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Amy Ritter was Scientific Editor, BioPharm International.
According to FDA, 75% of the products in shortage are generic sterile injectables; low-margin products that must be manufactured in specialized facilities and that must meet stringent quality metrics.
According to FDA, 75% of the products in shortage are generic sterile injectables; low-margin products that must be manufactured in specialized facilities and that must meet stringent quality metrics. Recent lapses in quality from manufacturers including Ben Venue and Hospira have led to plant shutdowns and drug shortages. FDA has found itself squeezed between the necessity of ensuring that drugs on the market are safe, and ensuring that there is a sufficient supply of drugs on the market to meet crucial medical needs. For example, a report released in June 2012 by the House Committee on Oversight and Government Reform accused FDA of contributing to shortages by over-zealous enforcement. Yet House members also accused FDA of contributing to the recent meningitis outbreak by under-zealous enforcement.
To shed some light on the topic, FDA commissioner Janet Woodcock and Marta Wosinska, director of the analysis staff in the Office of Planning and Informatics at CDER, coauthored a paper in the February, 2013 issue of Clinical Pharmacology and Therapeutics. The paper discusses how the pressures faced by manufacturers of sterile generics to keep the cost of production low can affect quality, and thereby supply. The authors recommend that quality be a factor when considering the price of a sterile generic injectable, and suggest that the additional monetary incentive for producing a quality product will lead to more consistent manufacturing practices.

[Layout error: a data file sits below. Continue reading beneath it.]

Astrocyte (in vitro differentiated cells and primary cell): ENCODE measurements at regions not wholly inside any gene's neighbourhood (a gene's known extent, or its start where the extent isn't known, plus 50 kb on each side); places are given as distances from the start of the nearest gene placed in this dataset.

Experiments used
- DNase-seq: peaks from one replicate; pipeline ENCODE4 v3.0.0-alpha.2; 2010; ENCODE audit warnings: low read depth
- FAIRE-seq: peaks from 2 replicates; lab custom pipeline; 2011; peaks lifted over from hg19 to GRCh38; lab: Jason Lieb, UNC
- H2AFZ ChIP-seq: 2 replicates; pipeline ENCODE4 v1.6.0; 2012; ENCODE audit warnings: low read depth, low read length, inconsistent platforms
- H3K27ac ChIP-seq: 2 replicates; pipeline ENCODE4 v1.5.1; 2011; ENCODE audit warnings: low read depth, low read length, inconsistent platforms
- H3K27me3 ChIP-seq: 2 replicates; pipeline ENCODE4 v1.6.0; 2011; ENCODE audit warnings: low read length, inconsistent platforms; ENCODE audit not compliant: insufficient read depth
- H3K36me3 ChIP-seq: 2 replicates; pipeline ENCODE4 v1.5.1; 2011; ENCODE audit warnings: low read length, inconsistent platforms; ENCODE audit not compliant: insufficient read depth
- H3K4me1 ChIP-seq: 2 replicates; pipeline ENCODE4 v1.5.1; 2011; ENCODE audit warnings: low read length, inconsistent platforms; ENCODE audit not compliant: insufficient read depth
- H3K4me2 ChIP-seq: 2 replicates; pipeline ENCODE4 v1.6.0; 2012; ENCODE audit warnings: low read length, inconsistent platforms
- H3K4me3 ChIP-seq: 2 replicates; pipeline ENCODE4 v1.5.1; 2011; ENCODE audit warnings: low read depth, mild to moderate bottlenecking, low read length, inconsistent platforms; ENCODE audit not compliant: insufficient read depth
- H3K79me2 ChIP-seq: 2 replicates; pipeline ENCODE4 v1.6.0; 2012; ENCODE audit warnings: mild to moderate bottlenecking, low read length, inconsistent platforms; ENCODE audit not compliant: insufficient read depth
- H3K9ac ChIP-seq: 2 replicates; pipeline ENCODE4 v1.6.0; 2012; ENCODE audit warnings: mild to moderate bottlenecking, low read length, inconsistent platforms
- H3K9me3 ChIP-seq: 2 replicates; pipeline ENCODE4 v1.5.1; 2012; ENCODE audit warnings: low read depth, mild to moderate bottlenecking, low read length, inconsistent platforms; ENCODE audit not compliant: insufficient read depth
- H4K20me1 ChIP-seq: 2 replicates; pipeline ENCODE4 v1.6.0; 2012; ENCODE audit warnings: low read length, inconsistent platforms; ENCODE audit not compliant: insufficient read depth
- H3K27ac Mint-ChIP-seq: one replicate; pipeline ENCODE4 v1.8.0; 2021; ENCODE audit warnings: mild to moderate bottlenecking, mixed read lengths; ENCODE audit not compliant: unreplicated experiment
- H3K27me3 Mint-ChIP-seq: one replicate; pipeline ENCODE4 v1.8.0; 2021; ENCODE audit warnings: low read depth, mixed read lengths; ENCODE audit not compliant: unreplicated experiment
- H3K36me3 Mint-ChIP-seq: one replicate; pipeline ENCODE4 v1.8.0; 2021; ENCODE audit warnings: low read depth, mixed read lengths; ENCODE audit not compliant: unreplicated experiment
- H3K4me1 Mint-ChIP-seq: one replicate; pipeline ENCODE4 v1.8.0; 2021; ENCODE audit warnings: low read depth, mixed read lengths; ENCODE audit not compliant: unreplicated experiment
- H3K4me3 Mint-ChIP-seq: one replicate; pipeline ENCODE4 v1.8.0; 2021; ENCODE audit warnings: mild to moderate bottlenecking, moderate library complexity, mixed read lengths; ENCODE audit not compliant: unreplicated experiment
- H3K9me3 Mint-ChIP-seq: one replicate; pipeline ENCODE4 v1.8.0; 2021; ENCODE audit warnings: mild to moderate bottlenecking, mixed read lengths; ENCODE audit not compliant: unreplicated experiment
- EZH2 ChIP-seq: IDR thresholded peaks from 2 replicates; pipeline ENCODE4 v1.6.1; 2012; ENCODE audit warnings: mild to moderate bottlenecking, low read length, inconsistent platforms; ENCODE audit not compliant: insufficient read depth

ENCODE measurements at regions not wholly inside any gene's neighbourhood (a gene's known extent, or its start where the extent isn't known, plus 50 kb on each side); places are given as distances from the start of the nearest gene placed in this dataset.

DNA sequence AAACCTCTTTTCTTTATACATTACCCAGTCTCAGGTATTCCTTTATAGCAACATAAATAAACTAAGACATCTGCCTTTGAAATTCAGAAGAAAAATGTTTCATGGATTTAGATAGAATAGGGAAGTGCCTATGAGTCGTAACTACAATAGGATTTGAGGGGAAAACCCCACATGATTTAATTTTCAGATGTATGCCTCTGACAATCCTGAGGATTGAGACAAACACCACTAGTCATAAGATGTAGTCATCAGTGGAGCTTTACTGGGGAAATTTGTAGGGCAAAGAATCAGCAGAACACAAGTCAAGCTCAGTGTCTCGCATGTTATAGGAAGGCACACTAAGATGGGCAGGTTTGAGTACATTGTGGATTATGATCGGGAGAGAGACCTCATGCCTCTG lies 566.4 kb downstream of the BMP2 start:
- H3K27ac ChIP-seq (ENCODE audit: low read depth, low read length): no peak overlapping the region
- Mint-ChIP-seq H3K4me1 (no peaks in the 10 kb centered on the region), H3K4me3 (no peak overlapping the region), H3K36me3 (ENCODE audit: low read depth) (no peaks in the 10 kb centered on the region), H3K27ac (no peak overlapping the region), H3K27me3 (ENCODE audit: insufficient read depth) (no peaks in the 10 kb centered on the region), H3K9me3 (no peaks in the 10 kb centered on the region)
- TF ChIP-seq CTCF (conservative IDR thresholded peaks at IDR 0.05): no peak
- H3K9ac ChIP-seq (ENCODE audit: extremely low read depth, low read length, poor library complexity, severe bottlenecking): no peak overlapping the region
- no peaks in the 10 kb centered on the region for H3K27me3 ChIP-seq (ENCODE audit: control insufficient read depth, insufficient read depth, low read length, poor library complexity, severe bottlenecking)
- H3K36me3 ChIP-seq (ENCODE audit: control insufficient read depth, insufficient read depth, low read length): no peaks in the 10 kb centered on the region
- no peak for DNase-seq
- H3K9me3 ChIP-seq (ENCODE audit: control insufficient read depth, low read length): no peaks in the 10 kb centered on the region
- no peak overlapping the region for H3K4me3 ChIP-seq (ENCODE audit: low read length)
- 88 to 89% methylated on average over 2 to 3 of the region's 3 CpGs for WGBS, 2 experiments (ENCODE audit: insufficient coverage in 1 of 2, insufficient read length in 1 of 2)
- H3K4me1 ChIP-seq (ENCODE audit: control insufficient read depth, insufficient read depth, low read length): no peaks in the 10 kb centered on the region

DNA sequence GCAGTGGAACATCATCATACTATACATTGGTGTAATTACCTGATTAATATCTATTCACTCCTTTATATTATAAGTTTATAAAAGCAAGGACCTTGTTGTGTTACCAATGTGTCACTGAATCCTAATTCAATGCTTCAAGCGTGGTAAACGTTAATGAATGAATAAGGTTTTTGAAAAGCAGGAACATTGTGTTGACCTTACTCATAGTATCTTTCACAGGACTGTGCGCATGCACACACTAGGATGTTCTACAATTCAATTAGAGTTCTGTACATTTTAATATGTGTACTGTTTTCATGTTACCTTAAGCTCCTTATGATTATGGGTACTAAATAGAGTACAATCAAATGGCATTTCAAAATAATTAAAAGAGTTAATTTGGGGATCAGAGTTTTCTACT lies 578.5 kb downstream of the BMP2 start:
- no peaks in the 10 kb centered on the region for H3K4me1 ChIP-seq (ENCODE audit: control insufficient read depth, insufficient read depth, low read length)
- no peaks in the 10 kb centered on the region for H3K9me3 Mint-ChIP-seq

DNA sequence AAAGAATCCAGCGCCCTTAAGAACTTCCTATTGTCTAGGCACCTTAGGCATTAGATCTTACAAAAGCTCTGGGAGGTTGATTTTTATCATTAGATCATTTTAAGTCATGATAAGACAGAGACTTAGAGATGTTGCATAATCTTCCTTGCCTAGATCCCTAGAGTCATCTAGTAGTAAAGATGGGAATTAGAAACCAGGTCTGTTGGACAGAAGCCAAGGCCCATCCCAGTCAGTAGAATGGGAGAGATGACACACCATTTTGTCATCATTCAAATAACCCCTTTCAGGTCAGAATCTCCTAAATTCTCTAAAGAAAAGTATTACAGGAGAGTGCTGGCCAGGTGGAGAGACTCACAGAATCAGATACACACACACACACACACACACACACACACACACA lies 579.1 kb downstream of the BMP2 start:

The paper’s premise can be summed up by the following: “The drivers behind the quality problems we describe above are multifaceted, but we postulate that at their core is the failure of the market to sufficiently reward quality.” Generic manufacturers compete on price, and the lowest price wins. Low profit margins, the authors say, mean that manufacturers are reluctant to invest in the kinds of plant maintenance and improvement that would ensure dependable operations and consistent quality. If manufacturers were able to differentiate their products based on quality, and could charge more for a quality product, they would be more likely to make those investments, they argue.
While their argument makes sense, it is difficult to see how a quality reward system could be implemented. Consumers will pay more for higher quality cars, washing machines, and produce because they derive some benefit or satisfaction from the higher-quality product that they purchase. But for sterile injectables, the purchaser of the product (e.g., a physician or a hospital pharmacy) is not the end user (i.e., the patient). In a system where the product’s buyer and the product’s end-user are not the same entity, where would the impetus to reward quality come from?
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